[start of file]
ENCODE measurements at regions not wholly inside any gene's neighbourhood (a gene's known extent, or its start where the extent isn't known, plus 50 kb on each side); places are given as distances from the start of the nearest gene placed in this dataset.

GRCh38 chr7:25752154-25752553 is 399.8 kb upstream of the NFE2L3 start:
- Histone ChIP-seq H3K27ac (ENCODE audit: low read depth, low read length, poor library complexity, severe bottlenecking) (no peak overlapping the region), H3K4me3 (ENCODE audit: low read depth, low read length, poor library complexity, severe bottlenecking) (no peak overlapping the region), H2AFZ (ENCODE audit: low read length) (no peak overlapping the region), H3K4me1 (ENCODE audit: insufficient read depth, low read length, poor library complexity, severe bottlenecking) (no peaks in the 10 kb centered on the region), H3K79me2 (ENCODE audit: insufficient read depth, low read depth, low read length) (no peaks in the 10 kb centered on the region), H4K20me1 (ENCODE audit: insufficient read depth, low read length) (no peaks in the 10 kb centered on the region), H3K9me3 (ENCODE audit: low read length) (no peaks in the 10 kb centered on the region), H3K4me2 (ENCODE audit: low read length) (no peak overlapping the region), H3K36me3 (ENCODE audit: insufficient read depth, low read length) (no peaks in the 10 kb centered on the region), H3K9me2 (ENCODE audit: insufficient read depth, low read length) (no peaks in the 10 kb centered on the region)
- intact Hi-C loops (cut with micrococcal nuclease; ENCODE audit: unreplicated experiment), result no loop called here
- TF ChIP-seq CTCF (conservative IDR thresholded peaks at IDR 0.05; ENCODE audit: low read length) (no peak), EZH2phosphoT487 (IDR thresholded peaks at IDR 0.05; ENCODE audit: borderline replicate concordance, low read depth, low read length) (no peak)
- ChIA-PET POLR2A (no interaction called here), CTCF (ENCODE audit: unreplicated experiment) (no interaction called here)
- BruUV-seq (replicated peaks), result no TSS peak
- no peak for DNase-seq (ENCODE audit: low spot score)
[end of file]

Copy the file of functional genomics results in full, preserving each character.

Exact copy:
ENCODE measurements at regions not wholly inside any gene's neighbourhood (a gene's known extent, or its start where the extent isn't known, plus 50 kb on each side); places are given as distances from the start of the nearest gene placed in this dataset.

GRCh38 chr7:25752154-25752553 is 399.8 kb upstream of the NFE2L3 start:
- Histone ChIP-seq H3K27ac (ENCODE audit: low read depth, low read length, poor library complexity, severe bottlenecking) (no peak overlapping the region), H3K4me3 (ENCODE audit: low read depth, low read length, poor library complexity, severe bottlenecking) (no peak overlapping the region), H2AFZ (ENCODE audit: low read length) (no peak overlapping the region), H3K4me1 (ENCODE audit: insufficient read depth, low read length, poor library complexity, severe bottlenecking) (no peaks in the 10 kb centered on the region), H3K79me2 (ENCODE audit: insufficient read depth, low read depth, low read length) (no peaks in the 10 kb centered on the region), H4K20me1 (ENCODE audit: insufficient read depth, low read length) (no peaks in the 10 kb centered on the region), H3K9me3 (ENCODE audit: low read length) (no peaks in the 10 kb centered on the region), H3K4me2 (ENCODE audit: low read length) (no peak overlapping the region), H3K36me3 (ENCODE audit: insufficient read depth, low read length) (no peaks in the 10 kb centered on the region), H3K9me2 (ENCODE audit: insufficient read depth, low read length) (no peaks in the 10 kb centered on the region)
- intact Hi-C loops (cut with micrococcal nuclease; ENCODE audit: unreplicated experiment), result no loop called here
- TF ChIP-seq CTCF (conservative IDR thresholded peaks at IDR 0.05; ENCODE audit: low read length) (no peak), EZH2phosphoT487 (IDR thresholded peaks at IDR 0.05; ENCODE audit: borderline replicate concordance, low read depth, low read length) (no peak)
- ChIA-PET POLR2A (no interaction called here), CTCF (ENCODE audit: unreplicated experiment) (no interaction called here)
- BruUV-seq (replicated peaks), result no TSS peak
- no peak for DNase-seq (ENCODE audit: low spot score)